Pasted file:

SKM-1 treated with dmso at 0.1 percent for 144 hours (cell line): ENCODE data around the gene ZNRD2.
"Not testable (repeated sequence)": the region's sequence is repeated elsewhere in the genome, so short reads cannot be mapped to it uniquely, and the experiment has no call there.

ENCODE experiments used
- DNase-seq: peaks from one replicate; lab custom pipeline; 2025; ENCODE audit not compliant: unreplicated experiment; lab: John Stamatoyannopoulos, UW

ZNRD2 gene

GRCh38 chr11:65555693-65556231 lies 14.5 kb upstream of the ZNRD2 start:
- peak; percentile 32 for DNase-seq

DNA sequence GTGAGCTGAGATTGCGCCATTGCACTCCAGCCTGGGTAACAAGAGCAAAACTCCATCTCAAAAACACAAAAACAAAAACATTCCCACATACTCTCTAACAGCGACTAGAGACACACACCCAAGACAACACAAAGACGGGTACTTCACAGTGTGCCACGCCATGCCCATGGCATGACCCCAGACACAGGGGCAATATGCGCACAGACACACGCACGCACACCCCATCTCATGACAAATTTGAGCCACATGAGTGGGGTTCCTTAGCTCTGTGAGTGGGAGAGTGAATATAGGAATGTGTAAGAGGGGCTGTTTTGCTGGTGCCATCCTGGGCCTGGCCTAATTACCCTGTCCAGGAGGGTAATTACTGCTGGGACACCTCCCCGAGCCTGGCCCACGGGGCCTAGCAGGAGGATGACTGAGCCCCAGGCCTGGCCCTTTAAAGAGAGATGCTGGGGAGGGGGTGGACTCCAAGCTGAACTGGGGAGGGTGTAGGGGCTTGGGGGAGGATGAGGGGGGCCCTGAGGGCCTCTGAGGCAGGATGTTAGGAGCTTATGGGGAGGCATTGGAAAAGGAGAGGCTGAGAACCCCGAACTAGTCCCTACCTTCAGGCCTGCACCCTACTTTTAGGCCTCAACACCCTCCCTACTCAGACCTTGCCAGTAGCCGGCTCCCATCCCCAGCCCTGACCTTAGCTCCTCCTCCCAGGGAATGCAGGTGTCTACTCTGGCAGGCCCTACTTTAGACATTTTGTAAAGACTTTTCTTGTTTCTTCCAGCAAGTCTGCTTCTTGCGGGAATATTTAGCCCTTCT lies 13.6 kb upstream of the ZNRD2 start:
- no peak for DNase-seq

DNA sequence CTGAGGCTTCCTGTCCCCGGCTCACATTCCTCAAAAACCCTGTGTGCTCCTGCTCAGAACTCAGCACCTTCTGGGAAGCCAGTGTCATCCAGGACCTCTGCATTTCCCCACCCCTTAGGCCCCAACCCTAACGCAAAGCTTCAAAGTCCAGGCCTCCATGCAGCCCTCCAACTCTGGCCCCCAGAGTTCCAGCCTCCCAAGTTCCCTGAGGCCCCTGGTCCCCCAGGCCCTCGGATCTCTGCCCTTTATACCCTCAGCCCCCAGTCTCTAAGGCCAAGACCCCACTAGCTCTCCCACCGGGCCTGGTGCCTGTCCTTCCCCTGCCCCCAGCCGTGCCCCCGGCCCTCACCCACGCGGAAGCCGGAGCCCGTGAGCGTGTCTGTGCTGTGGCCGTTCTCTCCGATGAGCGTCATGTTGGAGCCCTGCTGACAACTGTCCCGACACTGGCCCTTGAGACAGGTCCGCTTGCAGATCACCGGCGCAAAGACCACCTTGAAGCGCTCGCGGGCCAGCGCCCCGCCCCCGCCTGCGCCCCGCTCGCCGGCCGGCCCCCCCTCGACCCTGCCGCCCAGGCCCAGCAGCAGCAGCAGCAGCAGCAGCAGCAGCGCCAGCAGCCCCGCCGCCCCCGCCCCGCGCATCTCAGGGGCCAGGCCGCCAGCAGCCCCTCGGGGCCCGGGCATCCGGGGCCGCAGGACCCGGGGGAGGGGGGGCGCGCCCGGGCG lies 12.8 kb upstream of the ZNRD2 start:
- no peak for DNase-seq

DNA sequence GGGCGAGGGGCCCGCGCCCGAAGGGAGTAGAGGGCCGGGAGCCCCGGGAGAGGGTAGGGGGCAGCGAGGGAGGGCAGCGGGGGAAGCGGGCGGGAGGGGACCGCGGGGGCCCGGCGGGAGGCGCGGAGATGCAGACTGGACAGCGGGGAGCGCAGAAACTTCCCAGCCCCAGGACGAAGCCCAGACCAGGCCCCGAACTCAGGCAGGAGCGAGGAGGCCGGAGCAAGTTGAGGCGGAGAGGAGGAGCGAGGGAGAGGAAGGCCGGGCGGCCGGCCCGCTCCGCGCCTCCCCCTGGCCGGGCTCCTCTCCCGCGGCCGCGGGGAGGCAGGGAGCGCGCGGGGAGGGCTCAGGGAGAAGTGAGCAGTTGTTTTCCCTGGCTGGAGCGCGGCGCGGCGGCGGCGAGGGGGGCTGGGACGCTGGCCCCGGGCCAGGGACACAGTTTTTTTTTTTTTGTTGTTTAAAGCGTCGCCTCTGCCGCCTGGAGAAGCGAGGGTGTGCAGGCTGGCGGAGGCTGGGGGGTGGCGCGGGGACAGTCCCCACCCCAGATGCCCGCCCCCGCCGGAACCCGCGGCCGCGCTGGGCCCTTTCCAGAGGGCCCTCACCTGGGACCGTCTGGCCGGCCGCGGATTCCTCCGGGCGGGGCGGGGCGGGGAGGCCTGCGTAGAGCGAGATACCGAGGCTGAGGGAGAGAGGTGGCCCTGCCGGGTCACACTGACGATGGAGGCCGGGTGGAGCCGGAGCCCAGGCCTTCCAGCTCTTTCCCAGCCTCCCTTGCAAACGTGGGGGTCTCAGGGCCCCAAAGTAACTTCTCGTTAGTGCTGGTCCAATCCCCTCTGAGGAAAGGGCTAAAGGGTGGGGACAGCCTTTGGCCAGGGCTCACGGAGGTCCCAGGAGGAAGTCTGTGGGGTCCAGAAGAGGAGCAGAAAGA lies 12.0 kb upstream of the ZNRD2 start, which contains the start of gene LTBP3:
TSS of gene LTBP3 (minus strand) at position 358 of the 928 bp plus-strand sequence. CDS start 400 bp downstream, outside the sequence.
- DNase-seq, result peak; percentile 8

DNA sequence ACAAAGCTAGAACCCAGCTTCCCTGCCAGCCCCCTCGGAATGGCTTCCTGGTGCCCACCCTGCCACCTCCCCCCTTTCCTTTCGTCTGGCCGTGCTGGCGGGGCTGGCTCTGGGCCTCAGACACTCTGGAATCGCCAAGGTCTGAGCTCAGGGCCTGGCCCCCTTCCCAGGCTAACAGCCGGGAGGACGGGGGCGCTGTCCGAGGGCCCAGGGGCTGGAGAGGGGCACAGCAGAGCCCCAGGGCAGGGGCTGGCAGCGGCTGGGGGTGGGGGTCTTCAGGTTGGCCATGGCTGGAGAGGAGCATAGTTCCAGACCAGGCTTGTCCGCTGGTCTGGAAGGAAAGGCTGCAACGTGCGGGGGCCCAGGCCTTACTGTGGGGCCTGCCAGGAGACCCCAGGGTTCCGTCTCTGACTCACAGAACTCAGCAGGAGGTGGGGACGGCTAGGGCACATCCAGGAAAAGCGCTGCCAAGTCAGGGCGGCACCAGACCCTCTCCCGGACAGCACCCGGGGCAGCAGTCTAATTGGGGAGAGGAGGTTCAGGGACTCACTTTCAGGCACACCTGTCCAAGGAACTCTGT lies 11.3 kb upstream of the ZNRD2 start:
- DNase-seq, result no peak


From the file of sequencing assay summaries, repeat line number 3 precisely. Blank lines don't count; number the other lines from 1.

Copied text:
ENCODE experiments used